Who Made the First Non-stop Transatlantic Flight? (It's not Charles Lindbergh)
By | April 2, 2019
Most people associate the first non-stop transatlantic flight with Charles Lindbergh’s epic journey in the “Spirit of St. Louis” in 1927. However, his flight was the first solo trip. The first transatlantic flight was really achieved eight years prior by British aviators Captain John Alcock and Lieutenant Arthur W. Brown.
Both men were motivated by a £10,000 prize offered by the Daily Mail to the aviator who could first make the crossing. Alcock, a 27-year old veteran of World War I, had amassed over 4,500 hours flying for the Royal Air Force. The 33-year old Brown, also a veteran pilot, was to be his navigator. Both were eager to give it a go.
The duo took off on June 14, 1919, at 4:28 p.m., from St. John’s Newfoundland. Their craft was a 42-foot twin-engine Vickers-Vimy plane, a bomber that was used toward the end of World War I. The plane’s war-making capabilities were modified so that instead of carrying bombs, Alcock and Brown’s plane could haul extra gasoline, a total of 870 gallons.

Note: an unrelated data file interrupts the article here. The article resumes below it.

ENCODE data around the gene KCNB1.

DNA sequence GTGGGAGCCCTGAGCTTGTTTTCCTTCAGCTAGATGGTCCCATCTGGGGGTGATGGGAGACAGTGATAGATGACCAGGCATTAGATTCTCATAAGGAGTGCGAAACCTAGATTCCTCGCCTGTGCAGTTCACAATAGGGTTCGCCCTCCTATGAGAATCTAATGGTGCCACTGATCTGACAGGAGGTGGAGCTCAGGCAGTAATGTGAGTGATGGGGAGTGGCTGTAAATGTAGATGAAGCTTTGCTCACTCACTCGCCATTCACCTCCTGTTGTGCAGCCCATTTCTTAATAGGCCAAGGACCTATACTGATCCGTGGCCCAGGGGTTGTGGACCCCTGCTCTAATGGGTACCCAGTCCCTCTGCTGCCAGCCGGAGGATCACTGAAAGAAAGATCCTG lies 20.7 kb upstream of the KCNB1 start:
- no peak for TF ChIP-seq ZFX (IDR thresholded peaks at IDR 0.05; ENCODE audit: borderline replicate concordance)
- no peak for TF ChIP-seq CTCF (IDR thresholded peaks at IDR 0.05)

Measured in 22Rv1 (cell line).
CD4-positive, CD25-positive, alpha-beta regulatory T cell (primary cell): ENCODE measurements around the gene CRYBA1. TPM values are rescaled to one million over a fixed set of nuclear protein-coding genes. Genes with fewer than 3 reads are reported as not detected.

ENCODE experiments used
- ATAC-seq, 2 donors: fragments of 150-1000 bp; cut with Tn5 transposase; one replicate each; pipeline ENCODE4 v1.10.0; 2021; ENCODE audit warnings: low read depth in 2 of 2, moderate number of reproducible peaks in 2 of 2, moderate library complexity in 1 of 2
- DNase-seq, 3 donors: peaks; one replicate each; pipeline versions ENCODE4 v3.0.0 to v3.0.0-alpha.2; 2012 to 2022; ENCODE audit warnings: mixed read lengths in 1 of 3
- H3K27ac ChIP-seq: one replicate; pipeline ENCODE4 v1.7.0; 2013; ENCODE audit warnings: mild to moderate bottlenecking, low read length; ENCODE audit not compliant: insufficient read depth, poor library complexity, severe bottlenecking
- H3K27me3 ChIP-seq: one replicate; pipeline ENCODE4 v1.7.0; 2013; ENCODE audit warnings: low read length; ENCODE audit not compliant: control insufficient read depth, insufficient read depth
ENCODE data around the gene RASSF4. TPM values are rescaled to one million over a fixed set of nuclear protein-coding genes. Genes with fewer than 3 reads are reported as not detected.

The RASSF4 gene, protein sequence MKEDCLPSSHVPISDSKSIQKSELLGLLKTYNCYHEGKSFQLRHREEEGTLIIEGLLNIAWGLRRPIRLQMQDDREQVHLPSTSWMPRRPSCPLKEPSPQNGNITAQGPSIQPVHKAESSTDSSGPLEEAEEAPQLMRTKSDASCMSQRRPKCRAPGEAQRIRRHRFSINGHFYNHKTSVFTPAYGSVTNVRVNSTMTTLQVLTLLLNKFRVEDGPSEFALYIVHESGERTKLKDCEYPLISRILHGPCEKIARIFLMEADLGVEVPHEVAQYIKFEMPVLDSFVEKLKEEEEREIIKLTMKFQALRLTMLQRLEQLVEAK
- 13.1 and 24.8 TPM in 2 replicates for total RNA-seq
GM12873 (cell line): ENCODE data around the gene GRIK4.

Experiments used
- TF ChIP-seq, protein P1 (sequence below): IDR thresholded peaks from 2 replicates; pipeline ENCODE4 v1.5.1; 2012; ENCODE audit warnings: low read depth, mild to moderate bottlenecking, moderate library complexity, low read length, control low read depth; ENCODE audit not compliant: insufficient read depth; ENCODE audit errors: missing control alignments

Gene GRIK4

Almost immediately after takeoff, Alcock and Brown encountered terrifying difficulties. First, their radio broke shortly after takeoff. Once they flew out of sight and over the Atlantic, they were completely lost to contact. Second, fog and mist plagued the trip. As they flew east into the night, they could not get their bearings despite there being a full moon. But perhaps the worst obstacle was the biting cold.